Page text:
Web Design – 5 alternatives to the missing Page Timings report in GA4

Optimizing for page speed: 5 alternatives to the missing Page Timings report in GA4

Page load speed, among other Core Web Vitals, is a known Google organic ranking factor. While we have the PageSpeed Insights tool, it unfortunately only works on one page at a time. 

The Page Timings report in Universal Analytics surfaced specific pages on your site that were slowest, allowing you to prioritize which pages to evaluate and optimize.

The tool was particularly helpful if you have a large site with thousands of pages to analyze. Armed with the list of problem URLs, you could then prioritize pages for review using the PageSpeed Insights tool.

But Google didn’t include the Page Timings report in GA4, so where can you find similar information now? 

Below are several free and paid tools that can help you pinpoint your problem pages and prioritize their optimization.

1. Google Search Console

  • Pros: Free.
  • Cons: Highly manual, no API connections.

Google Search Console (GSC) provides a Core Web Vitals report and even separates the data by mobile versus desktop.

However, while GSC provides some examples of URLs affected, it doesn’t provide a full list. Instead, it groups pages together and shows examples from the group. The data is also not easily downloadable to a CSV for monitoring.

If your goal is regular monitoring, you’ll need to log in to GSC and review the data within the tool. The GSC API does not support exporting core web vitals report data, so you can’t pull GSC data into Looker Studio or other visualization tools.

2. Screaming Frog

  • Pros: Thoroughly indexes sites, connects to PageSpeed Insights API (with a key you provide), scheduling available.
  • Cons: Paid tool, desktop-based.

A long-time favorite of SEO professionals, Screaming Frog software has many helpful SEO applications, but the most important thing for this article is that it provides page load times. 

It can further be connected to the PageSpeed Insights tool using a key from the PageSpeed Insights API to import Core Web Vitals data directly into the PageSpeed report:

Screaming frog - Page speed 1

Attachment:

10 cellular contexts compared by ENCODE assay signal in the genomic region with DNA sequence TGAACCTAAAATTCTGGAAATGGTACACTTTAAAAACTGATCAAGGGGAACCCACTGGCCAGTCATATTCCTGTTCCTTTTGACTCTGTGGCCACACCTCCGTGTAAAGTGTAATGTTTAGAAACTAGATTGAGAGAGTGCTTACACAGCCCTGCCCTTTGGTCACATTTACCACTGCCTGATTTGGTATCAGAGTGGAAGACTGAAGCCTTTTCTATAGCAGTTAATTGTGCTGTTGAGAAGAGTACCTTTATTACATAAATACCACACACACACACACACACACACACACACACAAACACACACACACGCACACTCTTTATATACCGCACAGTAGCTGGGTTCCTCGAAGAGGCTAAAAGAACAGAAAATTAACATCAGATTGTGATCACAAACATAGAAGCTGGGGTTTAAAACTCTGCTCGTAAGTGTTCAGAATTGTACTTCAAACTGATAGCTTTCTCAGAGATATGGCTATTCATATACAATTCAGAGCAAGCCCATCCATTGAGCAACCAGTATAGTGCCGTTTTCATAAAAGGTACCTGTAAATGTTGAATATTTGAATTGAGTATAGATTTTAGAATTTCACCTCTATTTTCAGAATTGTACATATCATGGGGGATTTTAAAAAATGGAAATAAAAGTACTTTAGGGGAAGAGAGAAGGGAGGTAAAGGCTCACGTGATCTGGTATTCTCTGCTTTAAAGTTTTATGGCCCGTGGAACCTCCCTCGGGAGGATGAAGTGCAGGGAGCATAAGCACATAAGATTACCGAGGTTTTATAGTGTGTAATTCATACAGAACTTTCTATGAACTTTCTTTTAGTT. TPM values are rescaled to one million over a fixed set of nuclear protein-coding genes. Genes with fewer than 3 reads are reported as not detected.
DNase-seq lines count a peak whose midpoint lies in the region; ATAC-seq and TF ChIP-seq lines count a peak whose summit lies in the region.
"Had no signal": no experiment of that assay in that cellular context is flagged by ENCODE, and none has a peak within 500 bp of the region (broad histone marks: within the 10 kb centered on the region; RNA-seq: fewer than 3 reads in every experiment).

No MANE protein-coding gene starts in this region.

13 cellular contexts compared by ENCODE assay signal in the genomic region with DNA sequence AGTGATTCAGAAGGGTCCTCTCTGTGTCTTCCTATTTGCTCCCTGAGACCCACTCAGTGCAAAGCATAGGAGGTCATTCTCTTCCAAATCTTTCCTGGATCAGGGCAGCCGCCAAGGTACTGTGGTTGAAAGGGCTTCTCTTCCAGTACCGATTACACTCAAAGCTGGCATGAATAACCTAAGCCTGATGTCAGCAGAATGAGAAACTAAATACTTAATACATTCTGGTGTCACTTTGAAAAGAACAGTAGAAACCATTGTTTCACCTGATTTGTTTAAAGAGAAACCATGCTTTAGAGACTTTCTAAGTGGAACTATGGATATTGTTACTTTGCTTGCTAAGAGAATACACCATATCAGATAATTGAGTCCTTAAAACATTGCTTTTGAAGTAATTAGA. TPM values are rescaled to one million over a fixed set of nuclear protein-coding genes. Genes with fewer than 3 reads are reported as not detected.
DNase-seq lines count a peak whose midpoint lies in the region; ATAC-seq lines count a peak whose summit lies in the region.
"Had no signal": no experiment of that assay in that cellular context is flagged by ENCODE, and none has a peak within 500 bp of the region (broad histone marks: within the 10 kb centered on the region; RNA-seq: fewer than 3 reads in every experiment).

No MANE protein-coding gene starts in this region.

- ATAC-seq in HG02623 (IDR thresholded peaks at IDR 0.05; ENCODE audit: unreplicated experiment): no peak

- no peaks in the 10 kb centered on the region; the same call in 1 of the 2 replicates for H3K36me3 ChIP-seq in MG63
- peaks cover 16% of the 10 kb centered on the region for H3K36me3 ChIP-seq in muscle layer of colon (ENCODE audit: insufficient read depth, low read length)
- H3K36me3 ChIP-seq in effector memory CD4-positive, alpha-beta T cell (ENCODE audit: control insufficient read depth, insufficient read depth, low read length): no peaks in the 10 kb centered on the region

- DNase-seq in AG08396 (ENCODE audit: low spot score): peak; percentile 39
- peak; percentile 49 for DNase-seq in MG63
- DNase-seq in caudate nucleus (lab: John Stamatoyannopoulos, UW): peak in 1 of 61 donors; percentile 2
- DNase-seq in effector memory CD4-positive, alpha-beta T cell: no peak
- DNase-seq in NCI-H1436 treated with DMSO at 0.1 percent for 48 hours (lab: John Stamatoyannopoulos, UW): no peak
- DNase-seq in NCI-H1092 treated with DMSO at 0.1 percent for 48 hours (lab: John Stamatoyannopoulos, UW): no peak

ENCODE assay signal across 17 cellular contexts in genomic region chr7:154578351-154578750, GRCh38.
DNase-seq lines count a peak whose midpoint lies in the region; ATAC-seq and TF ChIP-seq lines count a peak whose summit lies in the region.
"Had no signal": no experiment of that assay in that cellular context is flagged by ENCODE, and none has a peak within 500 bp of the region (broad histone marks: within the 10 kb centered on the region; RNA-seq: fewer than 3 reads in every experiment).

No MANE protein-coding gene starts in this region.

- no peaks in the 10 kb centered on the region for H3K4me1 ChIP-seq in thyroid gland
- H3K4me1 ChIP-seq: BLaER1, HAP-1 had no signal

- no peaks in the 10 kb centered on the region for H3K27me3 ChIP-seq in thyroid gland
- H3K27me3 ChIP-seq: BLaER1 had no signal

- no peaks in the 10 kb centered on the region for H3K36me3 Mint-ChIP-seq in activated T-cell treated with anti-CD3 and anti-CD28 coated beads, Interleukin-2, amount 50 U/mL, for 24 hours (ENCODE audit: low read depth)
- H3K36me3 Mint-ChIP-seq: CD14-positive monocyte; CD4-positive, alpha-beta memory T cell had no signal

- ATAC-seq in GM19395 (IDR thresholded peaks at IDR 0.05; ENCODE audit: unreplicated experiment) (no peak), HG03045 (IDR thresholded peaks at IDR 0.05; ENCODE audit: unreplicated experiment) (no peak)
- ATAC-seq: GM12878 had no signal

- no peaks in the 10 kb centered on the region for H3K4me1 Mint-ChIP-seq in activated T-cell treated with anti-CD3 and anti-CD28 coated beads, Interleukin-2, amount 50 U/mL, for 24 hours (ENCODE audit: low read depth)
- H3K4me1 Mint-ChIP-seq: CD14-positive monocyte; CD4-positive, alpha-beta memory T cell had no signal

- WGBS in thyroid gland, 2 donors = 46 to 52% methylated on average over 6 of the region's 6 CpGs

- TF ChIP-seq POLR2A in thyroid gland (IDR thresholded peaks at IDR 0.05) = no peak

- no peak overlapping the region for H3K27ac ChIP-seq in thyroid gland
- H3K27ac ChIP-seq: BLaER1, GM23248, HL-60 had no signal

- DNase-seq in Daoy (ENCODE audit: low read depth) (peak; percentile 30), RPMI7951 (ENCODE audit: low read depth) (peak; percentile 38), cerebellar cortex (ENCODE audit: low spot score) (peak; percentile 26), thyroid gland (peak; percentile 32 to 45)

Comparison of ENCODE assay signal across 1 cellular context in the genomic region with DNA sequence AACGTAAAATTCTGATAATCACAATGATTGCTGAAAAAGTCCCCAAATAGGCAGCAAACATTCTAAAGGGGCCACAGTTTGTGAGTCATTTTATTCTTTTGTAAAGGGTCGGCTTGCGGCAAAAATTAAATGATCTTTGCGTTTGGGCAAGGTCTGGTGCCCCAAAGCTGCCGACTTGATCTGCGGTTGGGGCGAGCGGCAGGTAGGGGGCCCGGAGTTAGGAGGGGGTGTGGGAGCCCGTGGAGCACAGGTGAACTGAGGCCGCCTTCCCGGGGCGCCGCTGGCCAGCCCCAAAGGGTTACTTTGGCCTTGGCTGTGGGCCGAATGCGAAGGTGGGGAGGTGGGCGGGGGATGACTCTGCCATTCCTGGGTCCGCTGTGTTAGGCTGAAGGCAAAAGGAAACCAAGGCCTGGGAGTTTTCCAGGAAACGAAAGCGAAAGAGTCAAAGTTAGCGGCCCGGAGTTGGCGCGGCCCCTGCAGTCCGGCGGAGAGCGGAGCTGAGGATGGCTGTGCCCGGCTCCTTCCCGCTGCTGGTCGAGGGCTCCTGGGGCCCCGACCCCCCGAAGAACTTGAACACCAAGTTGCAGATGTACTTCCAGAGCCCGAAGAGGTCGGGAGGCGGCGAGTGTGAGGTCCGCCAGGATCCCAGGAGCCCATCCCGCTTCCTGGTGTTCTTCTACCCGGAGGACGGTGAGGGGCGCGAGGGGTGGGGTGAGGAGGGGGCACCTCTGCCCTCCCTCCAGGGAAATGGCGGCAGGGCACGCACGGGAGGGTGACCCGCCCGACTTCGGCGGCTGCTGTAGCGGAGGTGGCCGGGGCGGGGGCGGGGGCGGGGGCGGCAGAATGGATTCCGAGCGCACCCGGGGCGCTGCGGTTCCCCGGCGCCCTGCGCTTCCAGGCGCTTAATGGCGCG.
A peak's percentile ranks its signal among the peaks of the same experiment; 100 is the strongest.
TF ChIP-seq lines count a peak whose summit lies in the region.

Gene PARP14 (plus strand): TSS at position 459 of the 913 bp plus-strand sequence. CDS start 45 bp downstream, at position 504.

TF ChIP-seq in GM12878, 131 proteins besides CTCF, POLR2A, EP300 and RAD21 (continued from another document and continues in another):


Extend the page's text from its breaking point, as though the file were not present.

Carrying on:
The only real drawback to Screaming Frog is that because it’s a desktop-based application, the computer you host it on has to be turned on and connected to the web when the report runs. This makes the tool less optimal for dashboarding and highly regular data monitoring.

One workaround is to have a desktop computer that is always turned on. I did this in my agency for many years with a dedicated, old desktop computer running Screaming Frog. 

Because the tool allows for scheduling, the scheduled report can run at the appointed time as long as the computer is on and connected to the internet. Additionally, you can connect Screaming Frog to a Google Drive account and export the report tabs to Google Sheets:

Screaming frog - Page speed 2

If you want to use the upload for dashboarding, choose the Overwrite files in output, which will allow you to just update the same Google Sheet.

Once the data is in a Google Sheet, you can import it into other platforms, such as Looker Studio, to create dashboards and visualizations or create thresholds to send email alerts using Apps Script.

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3. Ahrefs

  • Pros: Thoroughly indexes sites, scheduling available, cloud-based application, connects to the PageSpeed Insights API (with a key you provide).
  • Cons: Paid tool, manual data export.

Ahrefs has long been an SEO favorite for tracking backlinks, but the tool also has a robust site audit tool that tracks page load speed as it indexes a website.

Like Screaming Frog, you can connect PageSpeed Insights directly to the site audit to see specific core web vitals optimizations that should be made:

Ahrefs - Page speed

While you can export reports to Google Sheets, it’s a manual process. Site audits can be scheduled for regular intervals.